Tips for Formatting Documents in Word

If you teach upper elementary students or older, you are probably creating documents on the computer with students and need tips for formatting the documents in Word. I have six word processing functions that are essential for my students in order to edit and publish documents more easily. We use Microsoft products and PCs at my school, and days where we have the whole class set of computers out at the same time can be excruciating unless the students are familiar with some basic commands.

Student help pages for Formatting in MS Word

Student Tips for Formatting Documents

1. Save As

  • Designate one folder where a student saves his documents all the time. Every document a student types is saved into the same folder. Using the Save As feature, I show them how to navigate to the designated folder.
  • Set up a folder for a student’s writing assignments ONLY and teach how to save in the same place every time.
  • Set up a specific naming system. In my class, students always save documents as their name followed by key words from the project (Name Lemonade War or Name Aslan Essay).

2. Double Space

  • Double space the entire document at one time. Students like to type a little, then play with formatting, then have mismatched spacing and fonts. After the entire document is finished, change the spacing at one time. I recommend the Select All function to highlight the entire document, then choose the double space (2.0) line spacing.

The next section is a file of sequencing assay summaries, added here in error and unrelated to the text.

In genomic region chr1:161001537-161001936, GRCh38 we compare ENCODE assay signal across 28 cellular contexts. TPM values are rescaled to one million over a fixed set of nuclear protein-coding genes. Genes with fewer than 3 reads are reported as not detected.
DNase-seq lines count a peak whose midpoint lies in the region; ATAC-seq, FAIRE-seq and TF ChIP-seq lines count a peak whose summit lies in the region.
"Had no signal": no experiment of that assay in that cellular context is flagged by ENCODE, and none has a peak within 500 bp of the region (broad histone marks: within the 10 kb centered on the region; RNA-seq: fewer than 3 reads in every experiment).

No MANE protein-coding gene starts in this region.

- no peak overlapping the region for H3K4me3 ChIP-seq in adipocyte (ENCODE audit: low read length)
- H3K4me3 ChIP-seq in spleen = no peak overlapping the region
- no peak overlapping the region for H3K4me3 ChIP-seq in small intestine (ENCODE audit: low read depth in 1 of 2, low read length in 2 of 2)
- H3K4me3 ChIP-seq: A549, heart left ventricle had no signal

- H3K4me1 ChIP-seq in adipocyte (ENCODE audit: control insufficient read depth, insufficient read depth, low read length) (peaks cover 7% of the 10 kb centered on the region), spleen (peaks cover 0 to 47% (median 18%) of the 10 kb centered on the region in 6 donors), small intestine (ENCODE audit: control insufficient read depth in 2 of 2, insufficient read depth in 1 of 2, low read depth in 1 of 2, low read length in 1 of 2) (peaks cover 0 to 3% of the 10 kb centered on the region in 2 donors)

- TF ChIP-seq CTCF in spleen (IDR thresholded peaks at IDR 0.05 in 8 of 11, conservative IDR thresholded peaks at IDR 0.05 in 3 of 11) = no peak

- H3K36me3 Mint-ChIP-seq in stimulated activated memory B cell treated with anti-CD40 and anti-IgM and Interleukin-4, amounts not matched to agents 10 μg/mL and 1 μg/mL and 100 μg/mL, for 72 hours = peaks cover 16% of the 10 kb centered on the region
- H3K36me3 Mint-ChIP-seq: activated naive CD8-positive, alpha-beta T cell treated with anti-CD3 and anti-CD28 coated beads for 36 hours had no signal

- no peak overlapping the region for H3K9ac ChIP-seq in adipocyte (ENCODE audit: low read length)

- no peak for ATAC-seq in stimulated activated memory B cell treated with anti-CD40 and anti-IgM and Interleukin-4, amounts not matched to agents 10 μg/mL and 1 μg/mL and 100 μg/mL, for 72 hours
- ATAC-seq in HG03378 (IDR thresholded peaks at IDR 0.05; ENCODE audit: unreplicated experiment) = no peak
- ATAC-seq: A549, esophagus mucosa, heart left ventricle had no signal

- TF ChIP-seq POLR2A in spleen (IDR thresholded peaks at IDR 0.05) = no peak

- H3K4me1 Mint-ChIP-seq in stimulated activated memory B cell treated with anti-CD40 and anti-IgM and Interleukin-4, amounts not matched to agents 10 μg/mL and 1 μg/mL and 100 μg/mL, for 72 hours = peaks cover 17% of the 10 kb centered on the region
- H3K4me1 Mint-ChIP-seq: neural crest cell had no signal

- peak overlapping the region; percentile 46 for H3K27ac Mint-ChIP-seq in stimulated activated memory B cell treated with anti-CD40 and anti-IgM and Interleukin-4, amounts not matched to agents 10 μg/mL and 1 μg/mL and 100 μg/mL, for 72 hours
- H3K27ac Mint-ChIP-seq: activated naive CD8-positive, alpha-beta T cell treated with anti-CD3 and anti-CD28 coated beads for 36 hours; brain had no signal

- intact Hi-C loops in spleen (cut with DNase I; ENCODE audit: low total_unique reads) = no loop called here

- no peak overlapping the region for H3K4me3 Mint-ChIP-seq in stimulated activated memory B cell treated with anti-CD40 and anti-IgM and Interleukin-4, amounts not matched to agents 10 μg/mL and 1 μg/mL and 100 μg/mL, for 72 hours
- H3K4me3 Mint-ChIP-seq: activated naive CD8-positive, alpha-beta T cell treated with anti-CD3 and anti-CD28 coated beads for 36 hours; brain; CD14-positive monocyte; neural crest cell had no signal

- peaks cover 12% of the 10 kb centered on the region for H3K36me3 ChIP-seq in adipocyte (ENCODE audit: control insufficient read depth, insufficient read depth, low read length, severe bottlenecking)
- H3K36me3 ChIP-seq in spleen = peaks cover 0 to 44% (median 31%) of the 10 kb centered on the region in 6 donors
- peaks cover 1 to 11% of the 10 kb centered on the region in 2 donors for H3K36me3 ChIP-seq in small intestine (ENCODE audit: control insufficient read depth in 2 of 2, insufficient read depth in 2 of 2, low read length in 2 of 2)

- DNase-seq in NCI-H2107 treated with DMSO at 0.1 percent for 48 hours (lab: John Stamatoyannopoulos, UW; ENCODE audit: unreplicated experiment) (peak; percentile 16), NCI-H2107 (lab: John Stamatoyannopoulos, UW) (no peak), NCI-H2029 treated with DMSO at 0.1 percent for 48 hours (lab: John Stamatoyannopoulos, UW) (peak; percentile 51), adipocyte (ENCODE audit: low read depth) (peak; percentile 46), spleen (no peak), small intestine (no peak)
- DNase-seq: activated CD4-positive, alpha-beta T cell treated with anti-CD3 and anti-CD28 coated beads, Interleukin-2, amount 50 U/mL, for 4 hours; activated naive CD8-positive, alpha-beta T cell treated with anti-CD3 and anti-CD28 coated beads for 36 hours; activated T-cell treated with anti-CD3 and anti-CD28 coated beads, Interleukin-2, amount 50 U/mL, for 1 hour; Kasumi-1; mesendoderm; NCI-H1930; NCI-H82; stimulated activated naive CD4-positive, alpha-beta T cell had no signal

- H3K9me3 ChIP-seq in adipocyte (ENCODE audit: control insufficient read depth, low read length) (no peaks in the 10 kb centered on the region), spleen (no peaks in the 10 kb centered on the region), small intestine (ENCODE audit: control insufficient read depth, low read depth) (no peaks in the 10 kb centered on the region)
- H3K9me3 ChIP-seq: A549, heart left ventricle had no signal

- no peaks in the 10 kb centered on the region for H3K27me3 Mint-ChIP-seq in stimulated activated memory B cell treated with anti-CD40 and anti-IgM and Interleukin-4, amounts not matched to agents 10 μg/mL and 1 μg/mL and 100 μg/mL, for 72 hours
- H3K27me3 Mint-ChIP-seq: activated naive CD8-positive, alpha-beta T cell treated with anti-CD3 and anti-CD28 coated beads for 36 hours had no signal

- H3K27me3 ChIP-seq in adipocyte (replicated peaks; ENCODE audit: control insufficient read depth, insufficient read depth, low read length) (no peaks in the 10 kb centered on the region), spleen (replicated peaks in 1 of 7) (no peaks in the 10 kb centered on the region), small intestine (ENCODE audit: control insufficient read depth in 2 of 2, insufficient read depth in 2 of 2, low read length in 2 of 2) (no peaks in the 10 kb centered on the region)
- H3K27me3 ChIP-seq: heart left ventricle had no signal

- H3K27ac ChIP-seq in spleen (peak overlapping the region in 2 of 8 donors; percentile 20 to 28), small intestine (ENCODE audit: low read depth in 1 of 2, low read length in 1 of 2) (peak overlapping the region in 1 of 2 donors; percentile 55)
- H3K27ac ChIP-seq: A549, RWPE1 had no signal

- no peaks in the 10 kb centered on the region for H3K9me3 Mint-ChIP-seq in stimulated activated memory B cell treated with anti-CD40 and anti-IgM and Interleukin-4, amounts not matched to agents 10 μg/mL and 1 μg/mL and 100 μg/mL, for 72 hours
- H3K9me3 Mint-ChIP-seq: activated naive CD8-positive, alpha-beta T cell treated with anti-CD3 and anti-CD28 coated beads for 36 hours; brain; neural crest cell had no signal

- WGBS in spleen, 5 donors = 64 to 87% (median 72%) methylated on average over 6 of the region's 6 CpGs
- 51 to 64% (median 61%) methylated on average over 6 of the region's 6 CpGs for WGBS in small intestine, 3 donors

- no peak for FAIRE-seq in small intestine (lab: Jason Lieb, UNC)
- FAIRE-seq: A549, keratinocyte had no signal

3. Tab Button

  • Always use the Tab button to indent when starting a paragraph. When students use the space bar, words are out of alignment and look messy. I dislike messy.

4. Ctrl+c (copy), Ctrl+x (cut), Ctrl+v (paste)

  • These are the 3 most valuable shortcut keys in my opinion. Rather than messing with right clicking which inevitably ends up de-highlighting text, I teach my students these 3 shortcuts. I also use these shortcut keys for copying, cutting, and pasting images.

Student help pages for Formatting in MS Word

5. Formatting Button

  • This is a teacher’s best friend. If students have words jumping all over the page, turn on the formatting tool (it’s in the home tab and looks like a backwards letter p). It shows all the background buttons a student has pushed in the document. If a student pressed the space bar a thousand times to move something to the center, it shows little dots. If a student hit enter multiple times, a paragraph symbol (backwards looking P shows up). If a student hit  the tab button, an arrow appears. I can fix a lot of funky formatting in a student’s document by turning on the formatting key.

6. Undo Typing

  • And finally, when all else fails, hit the counterclockwise arrow and undo the most recent typing!

You can grab a free printable version of MS Word Student Tips from my Teachers Pay Teachers store by CLICKING HERE.

Student help pages for Formatting in MS Word

Peek-a-Boo Book Scene

If you are looking for a creative way to assess student summer reading, have your kids design a Peek-a-Boo book scene. The purpose of the Peek-a-Boo book scene is to think about point of view, put yourself in the main character’s shoes, and see what the character sees. Or, you could add a twist to the project and ask students to consider events from a flipped perspective and design a scene that shows a different angle than what the narrator described in the book.

Peek a Boo Book Scene

For the activity, students choose a favorite scene from a book they read and imagine what the character’s world looks like through his/her eyes. Students draw the scene using details from the text and then build their “window” pocket. To finish, readers slide the snapshot of the character’s view into the frame to create a unique peek inside the book’s world.

Peek-a-Boo Book Scene Options